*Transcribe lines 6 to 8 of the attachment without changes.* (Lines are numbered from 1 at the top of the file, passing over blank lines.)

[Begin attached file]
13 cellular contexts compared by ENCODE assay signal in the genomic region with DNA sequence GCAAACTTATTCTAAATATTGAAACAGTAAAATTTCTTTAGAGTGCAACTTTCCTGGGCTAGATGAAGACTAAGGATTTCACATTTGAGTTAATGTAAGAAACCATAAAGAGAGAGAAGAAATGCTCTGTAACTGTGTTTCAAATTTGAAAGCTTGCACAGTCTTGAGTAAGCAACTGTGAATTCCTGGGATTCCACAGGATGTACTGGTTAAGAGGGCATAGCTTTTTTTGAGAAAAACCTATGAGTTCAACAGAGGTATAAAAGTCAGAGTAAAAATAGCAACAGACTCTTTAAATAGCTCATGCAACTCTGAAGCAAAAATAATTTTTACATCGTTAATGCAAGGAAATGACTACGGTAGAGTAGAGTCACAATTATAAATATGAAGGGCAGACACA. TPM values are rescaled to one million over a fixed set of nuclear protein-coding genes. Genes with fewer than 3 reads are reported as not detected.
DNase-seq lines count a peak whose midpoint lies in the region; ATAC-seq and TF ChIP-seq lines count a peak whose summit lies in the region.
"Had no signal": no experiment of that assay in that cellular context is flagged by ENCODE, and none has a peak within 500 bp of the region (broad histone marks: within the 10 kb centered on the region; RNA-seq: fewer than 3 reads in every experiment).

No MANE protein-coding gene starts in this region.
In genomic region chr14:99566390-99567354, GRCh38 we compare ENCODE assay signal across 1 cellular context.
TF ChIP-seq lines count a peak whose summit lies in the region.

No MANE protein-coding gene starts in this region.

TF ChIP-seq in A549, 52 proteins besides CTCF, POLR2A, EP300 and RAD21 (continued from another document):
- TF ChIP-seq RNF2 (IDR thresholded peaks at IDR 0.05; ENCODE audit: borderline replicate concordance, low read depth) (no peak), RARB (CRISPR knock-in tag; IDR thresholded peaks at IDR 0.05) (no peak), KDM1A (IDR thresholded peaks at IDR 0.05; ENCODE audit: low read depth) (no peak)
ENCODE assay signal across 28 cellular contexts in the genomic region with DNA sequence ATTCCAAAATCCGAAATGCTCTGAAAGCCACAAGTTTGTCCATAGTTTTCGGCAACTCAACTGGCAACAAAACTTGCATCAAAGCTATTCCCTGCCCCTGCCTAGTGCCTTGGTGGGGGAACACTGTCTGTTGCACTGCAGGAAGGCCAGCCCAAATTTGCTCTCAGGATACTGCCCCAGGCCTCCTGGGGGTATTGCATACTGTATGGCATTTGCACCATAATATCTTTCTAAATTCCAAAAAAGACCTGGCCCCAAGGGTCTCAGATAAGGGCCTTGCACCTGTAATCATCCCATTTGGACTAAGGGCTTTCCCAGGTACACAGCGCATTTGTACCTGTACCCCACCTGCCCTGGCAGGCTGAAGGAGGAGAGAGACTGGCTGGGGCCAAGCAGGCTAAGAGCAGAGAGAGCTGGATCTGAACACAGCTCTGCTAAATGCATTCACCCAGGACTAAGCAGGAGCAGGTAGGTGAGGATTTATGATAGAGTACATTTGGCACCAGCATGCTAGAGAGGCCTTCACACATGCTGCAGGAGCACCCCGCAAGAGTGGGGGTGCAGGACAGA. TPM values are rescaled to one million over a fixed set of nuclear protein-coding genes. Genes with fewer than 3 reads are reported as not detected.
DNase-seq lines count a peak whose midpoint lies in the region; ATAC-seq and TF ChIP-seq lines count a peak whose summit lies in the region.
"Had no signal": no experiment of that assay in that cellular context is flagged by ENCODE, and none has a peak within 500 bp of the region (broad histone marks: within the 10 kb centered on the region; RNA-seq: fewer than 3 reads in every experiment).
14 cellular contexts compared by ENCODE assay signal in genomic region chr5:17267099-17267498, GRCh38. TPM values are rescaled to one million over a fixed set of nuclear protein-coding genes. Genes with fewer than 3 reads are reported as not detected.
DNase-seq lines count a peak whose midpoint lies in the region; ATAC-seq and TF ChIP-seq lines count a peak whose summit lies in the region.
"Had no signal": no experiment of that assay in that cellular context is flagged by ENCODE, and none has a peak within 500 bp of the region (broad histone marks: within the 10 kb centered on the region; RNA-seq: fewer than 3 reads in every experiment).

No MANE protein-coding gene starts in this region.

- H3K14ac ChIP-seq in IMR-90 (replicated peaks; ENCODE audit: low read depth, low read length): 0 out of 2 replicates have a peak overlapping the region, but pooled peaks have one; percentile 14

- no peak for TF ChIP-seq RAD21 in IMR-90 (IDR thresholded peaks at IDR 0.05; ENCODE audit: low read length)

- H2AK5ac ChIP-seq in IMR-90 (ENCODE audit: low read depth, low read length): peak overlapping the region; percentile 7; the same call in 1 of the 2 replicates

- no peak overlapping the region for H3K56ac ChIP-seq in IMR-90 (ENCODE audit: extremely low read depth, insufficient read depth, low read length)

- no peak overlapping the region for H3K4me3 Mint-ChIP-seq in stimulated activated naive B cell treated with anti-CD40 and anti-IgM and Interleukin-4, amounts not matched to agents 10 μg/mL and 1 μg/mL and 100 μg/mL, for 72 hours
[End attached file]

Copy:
TF ChIP-seq lines count a peak whose summit lies in the region.

No MANE protein-coding gene starts in this region.

TF ChIP-seq in A549, 52 proteins besides CTCF, POLR2A, EP300 and RAD21 (continued from another document):